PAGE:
[extropy-chat] extropy-chat] Hello Fellow Extropians...

Hal Finney hal at finney.org
Mon Mar 13 01:06:10 UTC 2006

Mark Lyons writes:
> Here's where it gets interesting.  These folks have discovered a new form of
> life that has characteristics of both bacteria and viruses, but lies
> somewhere in between the two:
> http://www.nanobac.com/ 

Nanobacteria (sometimes spelled nannobacteria) are a fascinating
topic.  These are super-small (20-200 nm) spherical objects seen
in a variety of biological and mineral substrates which resemble
life forms.  Whether they are actually living or not is still an
open question.  This company nanobac.com is strongly pushing the life
theory but it is worth bearing in mind that there are opposing views.
A good overview of the current situation is available at wired.com:

Some of the contrary evidence has involved failure to find RNA or DNA,
and there is at least limited evidence that crystalline materials may be
able to "reproduce" in biological tissues.  Of course it is well known
that crystals grow, but perhaps not too obvious how 20 nm mineral spheres
could reproduce.  It is still very much a mystery.

I can't help being reminded of perhaps the oddest theory around for the
origin of life, that of Graham Cairns-Smith.  Years ago I read his book
Seven Clues to the Origin of Life, which advances the notion that the
first life forms may have been composed entirely of inorganic minerals,
in the form of clay.  Clays, which are collections of small mineral
crystals, are able to grow from saturated solutions, and the new material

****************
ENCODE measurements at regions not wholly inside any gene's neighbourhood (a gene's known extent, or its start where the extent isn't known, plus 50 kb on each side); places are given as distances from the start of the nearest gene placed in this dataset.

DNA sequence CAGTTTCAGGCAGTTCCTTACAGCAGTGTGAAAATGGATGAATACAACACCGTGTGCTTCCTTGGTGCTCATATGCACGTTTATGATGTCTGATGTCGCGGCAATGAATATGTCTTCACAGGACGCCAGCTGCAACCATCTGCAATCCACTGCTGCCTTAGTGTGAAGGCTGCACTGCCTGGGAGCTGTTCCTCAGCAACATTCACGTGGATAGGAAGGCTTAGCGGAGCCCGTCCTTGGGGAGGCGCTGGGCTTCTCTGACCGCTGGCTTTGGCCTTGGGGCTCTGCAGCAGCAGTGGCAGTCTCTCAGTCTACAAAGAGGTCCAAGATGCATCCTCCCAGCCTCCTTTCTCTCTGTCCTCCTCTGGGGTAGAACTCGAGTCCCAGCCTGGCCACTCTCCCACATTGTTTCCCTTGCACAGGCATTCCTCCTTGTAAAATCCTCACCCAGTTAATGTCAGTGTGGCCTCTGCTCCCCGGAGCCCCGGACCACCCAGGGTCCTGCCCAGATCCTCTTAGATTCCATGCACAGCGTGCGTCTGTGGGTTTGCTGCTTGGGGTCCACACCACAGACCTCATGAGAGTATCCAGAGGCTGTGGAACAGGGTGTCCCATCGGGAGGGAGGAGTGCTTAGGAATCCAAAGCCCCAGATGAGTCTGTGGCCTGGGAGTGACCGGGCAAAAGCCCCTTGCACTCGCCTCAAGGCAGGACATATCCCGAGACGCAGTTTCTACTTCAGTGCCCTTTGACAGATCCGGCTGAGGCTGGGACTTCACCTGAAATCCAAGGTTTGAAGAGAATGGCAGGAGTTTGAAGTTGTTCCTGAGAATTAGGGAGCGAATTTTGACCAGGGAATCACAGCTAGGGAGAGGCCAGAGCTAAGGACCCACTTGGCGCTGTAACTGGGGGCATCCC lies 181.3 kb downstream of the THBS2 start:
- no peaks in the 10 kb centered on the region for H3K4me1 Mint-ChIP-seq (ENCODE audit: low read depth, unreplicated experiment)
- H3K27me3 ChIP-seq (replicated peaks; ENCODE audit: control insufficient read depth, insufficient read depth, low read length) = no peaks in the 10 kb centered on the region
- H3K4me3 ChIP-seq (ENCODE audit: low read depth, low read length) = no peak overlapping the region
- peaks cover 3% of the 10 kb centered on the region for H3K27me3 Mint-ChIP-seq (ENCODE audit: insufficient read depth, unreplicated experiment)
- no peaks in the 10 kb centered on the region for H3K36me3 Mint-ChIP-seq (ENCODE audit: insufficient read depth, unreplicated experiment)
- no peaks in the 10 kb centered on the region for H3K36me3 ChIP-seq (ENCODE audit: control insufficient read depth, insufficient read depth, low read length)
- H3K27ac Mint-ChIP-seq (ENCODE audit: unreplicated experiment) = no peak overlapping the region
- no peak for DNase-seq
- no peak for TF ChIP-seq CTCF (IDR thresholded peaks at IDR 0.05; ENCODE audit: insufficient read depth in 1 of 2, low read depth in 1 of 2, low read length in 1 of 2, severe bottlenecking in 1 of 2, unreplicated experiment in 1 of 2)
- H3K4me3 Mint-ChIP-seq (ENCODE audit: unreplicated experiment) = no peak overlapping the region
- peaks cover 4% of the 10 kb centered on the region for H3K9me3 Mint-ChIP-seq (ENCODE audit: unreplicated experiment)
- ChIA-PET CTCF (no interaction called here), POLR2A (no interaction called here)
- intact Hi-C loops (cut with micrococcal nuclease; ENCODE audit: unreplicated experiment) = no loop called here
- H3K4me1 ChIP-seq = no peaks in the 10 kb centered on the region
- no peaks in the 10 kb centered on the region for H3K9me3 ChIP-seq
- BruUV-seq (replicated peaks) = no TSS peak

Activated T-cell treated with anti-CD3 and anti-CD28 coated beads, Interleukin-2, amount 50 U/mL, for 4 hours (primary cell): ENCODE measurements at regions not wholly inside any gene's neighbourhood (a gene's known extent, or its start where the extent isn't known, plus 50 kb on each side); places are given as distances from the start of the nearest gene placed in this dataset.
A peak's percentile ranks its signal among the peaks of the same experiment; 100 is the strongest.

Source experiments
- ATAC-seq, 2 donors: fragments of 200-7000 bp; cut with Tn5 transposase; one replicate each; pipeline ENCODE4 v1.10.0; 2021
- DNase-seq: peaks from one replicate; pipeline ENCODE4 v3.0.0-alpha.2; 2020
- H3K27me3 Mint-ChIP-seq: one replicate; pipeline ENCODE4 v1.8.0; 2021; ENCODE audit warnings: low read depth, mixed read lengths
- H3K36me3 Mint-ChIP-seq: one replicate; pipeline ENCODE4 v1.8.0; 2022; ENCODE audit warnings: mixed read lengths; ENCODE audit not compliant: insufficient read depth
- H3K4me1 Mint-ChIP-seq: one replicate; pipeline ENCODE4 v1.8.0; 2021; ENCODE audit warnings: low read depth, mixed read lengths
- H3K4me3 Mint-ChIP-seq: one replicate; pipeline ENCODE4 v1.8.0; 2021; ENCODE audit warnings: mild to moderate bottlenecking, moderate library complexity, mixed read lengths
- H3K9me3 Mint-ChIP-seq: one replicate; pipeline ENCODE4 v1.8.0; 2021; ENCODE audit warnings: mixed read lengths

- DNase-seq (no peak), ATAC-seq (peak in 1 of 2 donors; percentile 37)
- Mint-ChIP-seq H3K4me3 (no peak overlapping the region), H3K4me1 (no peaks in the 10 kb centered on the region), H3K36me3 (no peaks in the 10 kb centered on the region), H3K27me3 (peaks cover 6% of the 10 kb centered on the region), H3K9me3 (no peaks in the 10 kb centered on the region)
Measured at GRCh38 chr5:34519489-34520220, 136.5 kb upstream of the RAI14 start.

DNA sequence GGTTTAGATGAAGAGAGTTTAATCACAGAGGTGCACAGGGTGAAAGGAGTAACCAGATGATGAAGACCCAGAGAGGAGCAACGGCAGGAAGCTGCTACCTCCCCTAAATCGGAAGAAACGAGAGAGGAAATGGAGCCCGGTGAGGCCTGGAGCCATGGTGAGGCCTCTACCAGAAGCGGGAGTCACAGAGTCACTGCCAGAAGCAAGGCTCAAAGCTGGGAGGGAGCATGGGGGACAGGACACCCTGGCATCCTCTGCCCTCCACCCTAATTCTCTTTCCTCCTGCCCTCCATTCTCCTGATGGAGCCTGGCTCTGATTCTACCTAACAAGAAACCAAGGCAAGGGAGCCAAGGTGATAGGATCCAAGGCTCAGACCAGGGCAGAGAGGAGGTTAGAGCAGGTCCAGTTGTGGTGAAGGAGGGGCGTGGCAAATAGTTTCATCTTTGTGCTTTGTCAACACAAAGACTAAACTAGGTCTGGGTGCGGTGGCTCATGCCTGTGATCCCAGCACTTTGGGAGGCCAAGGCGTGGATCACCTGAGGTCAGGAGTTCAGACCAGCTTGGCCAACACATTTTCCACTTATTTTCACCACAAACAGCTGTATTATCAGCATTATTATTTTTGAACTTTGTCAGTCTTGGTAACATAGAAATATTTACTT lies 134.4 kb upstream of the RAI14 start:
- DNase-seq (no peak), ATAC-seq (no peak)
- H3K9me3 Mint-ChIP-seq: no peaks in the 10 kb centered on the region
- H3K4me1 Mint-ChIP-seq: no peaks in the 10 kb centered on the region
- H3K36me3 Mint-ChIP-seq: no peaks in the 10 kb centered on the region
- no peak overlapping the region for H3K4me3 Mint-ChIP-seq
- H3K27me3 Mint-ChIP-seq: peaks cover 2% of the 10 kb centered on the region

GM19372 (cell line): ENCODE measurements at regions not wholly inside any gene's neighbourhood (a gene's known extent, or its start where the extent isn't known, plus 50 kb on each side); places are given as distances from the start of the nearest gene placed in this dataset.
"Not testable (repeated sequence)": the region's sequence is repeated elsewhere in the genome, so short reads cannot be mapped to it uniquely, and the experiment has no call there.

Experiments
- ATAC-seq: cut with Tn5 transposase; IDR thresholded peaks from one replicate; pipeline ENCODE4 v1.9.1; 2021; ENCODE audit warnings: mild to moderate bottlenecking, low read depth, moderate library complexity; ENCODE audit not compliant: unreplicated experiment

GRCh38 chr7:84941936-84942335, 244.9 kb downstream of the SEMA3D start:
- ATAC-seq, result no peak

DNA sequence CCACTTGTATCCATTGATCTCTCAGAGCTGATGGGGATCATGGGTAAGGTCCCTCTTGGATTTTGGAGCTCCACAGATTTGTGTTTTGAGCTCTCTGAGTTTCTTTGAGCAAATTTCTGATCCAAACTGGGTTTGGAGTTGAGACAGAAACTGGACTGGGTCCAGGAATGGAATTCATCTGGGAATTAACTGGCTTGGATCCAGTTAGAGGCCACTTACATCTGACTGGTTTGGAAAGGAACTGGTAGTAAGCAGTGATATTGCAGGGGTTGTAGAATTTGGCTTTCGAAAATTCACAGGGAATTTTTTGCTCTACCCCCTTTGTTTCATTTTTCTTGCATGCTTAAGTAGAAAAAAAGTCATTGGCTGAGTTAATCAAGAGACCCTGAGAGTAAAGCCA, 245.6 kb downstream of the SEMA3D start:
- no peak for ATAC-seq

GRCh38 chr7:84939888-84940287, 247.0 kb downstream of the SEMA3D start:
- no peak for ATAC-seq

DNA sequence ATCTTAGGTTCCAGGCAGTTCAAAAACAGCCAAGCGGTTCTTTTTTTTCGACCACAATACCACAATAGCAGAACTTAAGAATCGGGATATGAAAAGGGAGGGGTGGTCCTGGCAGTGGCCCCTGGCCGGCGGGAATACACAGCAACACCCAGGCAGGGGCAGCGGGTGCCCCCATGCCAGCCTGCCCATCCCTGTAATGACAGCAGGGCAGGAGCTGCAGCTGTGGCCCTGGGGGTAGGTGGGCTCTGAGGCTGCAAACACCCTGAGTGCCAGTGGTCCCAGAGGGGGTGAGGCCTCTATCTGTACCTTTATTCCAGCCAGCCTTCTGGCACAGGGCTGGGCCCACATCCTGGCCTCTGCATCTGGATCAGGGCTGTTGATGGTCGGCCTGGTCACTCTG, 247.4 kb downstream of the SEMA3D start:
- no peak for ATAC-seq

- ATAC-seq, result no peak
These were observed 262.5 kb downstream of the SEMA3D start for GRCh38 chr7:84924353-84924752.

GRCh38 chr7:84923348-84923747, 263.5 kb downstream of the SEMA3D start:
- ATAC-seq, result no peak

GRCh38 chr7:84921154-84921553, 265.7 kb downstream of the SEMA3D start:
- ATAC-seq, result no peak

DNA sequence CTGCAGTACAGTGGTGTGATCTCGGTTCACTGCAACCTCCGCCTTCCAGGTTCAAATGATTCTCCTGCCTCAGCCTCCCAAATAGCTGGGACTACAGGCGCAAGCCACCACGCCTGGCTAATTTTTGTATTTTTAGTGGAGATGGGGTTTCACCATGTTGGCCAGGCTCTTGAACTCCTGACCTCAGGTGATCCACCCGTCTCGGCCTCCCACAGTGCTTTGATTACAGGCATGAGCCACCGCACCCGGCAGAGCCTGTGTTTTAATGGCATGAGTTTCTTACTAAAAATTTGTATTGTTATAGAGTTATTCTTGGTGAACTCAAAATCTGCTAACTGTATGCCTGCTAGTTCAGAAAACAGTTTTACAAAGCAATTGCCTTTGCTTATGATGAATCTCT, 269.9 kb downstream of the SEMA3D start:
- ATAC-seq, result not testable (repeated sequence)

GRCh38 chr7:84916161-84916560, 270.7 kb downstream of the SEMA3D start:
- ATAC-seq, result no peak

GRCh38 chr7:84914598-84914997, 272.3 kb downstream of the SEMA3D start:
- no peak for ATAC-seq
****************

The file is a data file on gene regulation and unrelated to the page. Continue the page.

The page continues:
will copy the existing crystalline structure.  Cairns-Smith argued that
this replication-with-variation allowed for a form of natural selection
and brought the possibility of Darwinian evolution among clays.

He then hypothesized that certain clays could evolve the ability to
catalyze organic reactions and increase their reproductive fitness.
This would lead to a hybrid organism, part mineral and part organic.
Finally the organic part got so efficient that the mineral part was
abandoned and pure organic life forms were born.

It is a very speculative theory although as I recall he made a
surprisingly good case in his book.  Nevertheless there has never been
any direct evidence in its favor.  However, reading about the strange
properties of nanobacteria, where the dispute is whether they are mineral
or organic, I can't help wondering if they could be vestigial Cairns-Smith
organisms: perhaps pure mineral, or perhaps mineral with some associated,
catalyzed organic reactions to aid in reproduction.

There is a great "Nannobacteria Photo Gallery" at
<http://www.msstate.edu/dept/geosciences/4site/photo_gallery.htm>.  It's
frustrating to see the electromicrographs of these spheres and realize
that we can't just cut them open to see what's inside!  In some ways the
world of the very small is as inaccessible as that of the distant stars.


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